Since none of the COVID-19 vaccines are live virus vaccines, they are biologically unlikely to pose a risk to the infant.
Can people with underlying diseases be vaccinated against COVID-19?
Severe COVID-19 disease, hospitalization and death have been associated with medical conditions such as hypertension, diabetes, asthma, and lung, liver or kidney disease.
WHO recommends that all persons aged 6 months or older who have comorbidities receive three doses of COVID-19 vaccine, plus a booster dose within 12 months after their last dose. Persons with comorbidities who are 60 years or older should receive this booster dose within 6 months after their last dose.
Can immunocompromised persons be vaccinated against COVID-19?
Severe COVID-19 disease, hospitalization and death have been associated with immunodeficiency conditions.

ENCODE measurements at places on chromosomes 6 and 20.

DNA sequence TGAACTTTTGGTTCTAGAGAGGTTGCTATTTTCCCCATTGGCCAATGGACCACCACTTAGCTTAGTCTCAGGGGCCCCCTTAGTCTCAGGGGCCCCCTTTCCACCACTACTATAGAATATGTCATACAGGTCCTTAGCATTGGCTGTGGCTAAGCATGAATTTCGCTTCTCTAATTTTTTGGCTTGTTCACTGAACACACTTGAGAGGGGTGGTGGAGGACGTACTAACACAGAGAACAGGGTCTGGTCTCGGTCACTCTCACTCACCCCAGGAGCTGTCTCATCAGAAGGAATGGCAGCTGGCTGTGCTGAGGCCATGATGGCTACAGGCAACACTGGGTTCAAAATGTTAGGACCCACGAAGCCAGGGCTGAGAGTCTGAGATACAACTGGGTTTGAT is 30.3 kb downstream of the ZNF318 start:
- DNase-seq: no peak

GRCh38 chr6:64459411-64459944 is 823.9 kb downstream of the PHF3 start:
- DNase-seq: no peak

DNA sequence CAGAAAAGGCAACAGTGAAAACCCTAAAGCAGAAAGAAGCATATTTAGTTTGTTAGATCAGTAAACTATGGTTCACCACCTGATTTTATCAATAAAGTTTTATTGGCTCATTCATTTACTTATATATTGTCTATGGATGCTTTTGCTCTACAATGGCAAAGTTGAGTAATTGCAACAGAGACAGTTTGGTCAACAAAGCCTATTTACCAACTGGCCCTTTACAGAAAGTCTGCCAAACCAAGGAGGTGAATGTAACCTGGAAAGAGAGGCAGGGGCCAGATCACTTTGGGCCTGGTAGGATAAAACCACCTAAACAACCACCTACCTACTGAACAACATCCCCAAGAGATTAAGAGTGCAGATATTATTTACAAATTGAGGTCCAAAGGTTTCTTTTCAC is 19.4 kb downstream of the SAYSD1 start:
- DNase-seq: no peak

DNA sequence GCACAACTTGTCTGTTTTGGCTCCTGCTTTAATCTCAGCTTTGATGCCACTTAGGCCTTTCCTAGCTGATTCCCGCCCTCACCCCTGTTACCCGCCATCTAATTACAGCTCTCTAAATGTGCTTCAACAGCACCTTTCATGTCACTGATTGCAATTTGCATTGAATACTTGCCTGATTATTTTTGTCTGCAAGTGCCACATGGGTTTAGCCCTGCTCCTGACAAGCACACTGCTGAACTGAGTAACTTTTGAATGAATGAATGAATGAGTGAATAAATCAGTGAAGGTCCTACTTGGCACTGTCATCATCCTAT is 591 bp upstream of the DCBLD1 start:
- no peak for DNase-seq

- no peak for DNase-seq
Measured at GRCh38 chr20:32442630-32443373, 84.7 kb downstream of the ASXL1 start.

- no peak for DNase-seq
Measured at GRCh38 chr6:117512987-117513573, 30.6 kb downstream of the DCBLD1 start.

WHO recommends that all immunocompromised persons aged 6 months or older receive three doses of COVID-19 vaccine, plus a booster dose within 6 months after their last dose.
Since none of the COVID-19 vaccines are live virus vaccines, they are biologically unlikely to pose a risk to the individual.
Can people diagnosed with Guillain-Barré syndrome (GBS) be vaccinated against COVID-19?
GBS is a rare disorder of the immune system that causes muscle weakness, pain or numbness and, in severe cases, paralysis. GBS can be due to a variety of causes, including infections, and is most common in males and people ages 50 years or older. Cases may occur by chance immediately after vaccination.
Individuals who have had GBS in the past may receive the COVID-19 vaccine. To date, no cases of GBS have been reported following vaccination in participants in clinical trials of the COVID-19 mRNA vaccine.
For more information, visit:
Can children be vaccinated against COVID-19?